Recently my school district shared a blog post detailing the characteristics of JUULs, a brand of vape, most likely as a guide to oblivious parents whose children may have been keeping one right under their noses. It’s easy with that brand — they are shaped as USB chargers and can charged in the same ports as USBs as well. It’s a clever device; clever enough for ones in illegal possession to be used without any red flags. For these reasons, the devices have seen an influx in popularity among high schoolers (the ones in my area, at least). My district surely had good intentions in sharing this information, to help prevent the consequences of nicotine and smoking on it’s students. After I got past them confusing vapes and e-cigarettes, the article itself was fine.
I’m lucky enough to say that the confrontation from my mother lasted all of thirty seconds. She asked if I knew what a JUUL was, so I said yes. She asked do I have one, or have I used one? In all truthfulness, I said no. That was it.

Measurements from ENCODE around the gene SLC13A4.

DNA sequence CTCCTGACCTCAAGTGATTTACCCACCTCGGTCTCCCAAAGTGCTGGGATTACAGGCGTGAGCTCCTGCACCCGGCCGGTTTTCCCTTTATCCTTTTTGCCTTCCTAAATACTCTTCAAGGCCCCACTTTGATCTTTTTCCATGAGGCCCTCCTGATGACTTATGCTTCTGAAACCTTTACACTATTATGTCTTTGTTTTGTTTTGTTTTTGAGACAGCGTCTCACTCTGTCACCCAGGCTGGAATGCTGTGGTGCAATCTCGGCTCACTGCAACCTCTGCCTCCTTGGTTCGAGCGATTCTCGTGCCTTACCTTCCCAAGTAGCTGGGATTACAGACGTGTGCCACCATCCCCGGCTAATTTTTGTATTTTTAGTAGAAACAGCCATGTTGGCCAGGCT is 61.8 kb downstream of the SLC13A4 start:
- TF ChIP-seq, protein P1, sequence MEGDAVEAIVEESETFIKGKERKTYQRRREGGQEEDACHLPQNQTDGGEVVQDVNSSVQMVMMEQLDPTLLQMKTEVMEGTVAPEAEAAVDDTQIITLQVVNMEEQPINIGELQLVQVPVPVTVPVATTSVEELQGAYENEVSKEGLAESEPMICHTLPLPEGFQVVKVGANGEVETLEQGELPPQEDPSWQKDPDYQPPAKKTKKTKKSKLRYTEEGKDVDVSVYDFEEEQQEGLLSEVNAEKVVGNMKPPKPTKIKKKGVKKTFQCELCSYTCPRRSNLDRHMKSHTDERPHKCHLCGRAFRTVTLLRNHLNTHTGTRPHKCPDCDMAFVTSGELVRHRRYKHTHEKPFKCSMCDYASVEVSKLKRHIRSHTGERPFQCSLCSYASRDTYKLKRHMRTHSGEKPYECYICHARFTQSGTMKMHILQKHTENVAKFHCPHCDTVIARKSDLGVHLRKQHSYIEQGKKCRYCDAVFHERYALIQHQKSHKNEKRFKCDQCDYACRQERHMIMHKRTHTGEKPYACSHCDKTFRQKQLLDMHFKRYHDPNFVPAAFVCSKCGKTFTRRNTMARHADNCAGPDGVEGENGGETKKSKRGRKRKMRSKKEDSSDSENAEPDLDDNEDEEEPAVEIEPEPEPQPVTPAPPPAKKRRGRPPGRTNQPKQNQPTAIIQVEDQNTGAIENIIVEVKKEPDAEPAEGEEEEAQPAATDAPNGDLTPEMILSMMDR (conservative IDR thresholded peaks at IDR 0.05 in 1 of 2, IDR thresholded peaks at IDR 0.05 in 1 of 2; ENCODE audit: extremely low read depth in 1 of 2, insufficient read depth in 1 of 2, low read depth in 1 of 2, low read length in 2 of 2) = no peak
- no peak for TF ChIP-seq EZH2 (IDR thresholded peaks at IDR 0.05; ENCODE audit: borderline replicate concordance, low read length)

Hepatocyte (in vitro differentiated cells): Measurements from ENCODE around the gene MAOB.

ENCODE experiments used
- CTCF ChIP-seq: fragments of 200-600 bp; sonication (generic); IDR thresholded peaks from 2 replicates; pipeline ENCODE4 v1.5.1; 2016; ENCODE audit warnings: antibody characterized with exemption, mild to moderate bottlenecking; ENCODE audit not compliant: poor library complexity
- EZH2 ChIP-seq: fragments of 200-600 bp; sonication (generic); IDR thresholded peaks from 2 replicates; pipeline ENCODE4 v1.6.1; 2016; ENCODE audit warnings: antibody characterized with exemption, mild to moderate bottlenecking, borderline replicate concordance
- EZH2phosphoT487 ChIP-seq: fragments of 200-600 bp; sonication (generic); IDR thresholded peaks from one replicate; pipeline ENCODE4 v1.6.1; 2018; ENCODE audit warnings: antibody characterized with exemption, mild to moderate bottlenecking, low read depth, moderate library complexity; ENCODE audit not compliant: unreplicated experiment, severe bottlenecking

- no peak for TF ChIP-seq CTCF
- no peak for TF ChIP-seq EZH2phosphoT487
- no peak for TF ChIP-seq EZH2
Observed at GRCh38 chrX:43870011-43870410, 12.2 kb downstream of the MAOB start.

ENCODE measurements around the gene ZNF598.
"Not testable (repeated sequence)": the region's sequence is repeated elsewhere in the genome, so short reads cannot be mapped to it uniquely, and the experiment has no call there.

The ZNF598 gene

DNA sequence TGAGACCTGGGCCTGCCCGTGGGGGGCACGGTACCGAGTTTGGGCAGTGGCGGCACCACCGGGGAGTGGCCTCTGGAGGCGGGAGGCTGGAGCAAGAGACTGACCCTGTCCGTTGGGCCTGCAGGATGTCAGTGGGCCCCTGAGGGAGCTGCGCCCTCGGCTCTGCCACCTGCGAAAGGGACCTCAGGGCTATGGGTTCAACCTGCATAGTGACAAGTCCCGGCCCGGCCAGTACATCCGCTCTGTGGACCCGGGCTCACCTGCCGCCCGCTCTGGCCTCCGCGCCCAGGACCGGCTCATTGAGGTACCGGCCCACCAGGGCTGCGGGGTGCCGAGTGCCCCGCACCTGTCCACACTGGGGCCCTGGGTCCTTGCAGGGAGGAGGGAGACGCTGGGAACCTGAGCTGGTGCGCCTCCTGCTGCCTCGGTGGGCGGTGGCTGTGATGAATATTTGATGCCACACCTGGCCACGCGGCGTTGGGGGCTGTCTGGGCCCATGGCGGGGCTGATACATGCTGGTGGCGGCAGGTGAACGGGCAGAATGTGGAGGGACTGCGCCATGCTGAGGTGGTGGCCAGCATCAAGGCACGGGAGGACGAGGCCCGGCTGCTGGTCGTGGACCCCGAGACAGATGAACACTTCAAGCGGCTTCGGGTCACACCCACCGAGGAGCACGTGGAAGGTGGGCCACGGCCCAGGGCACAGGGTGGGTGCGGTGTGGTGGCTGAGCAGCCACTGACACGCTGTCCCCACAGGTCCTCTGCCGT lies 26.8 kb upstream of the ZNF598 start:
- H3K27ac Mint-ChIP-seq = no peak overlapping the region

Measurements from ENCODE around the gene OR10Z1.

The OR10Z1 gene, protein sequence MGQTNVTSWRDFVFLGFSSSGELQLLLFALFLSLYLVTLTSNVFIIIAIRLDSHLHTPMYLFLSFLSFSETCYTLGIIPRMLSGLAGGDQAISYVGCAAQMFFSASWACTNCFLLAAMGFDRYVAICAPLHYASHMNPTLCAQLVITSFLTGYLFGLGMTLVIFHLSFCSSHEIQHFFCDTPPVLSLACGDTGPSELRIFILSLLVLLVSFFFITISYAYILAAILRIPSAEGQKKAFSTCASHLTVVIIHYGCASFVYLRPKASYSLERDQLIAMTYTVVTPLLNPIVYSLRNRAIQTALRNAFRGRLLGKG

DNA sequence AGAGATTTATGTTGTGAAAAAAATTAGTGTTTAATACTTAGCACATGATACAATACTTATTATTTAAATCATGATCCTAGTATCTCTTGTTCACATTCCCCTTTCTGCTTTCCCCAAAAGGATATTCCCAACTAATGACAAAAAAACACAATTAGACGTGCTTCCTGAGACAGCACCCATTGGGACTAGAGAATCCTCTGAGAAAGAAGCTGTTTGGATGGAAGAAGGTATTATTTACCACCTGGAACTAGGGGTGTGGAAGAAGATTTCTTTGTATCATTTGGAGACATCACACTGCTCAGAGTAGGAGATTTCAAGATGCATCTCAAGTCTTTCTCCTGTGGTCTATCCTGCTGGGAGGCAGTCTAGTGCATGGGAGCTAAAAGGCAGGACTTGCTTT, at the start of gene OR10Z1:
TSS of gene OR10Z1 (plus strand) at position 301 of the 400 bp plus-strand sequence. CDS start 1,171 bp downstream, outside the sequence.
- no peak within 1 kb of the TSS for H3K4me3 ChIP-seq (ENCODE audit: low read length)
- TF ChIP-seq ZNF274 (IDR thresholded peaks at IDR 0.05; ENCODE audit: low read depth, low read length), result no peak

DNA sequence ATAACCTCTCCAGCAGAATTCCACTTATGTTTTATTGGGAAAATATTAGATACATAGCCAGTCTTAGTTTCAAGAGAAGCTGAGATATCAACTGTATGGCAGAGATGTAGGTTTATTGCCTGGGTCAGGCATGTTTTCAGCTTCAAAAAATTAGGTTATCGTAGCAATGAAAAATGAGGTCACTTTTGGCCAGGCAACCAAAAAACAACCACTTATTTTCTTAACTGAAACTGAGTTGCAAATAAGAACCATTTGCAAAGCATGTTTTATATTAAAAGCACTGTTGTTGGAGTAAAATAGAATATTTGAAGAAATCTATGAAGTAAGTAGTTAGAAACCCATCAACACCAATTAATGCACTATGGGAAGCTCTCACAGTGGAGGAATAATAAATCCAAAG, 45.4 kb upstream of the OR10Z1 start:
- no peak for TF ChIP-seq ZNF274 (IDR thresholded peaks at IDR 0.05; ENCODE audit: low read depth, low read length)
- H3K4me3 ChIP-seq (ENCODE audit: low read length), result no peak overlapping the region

Some of my peers may not be so lucky.
Others like me who have no involvement with that sort of activity could tell the complete truth, but still experience doubt or distrust from their parents in any form. Worse, if someone who is involved in that kind of activity should not be, they could suffer some serious verbal or even physical abuse.
The answer as to why my mother and I’s conversation only lasted thirty seconds is plain and simple. She trusts me.
It’s become the norm in our society to inherently distrust teenagers, mainly because some have made bad or impulsive decisions. The entire demographic has been burdened with the harmful stereotype that we are bad.
That is not to say, though, that teenagers who vape are bad. Teenagers who vape aren’t bad; they’re teenagers.
In a time as difficult as your teenage years, the last thing you need is to be a villain to society. You’re busy figuring everything out; what you might want to do with the rest of your life, what kind of person you might want to do all that with, and who you are; to name a few things. You’re finding your place in the world. It’s, in a word, overwhelming. Having a million fingers pointed at you and your friends at all times does not make it any easier.
There are bad teenagers, sure. But there are also bad children and bad adults.
Today, teenagers all over the world are changing it. But for some, they will never be given the time of day, all because they were born in the 20th century.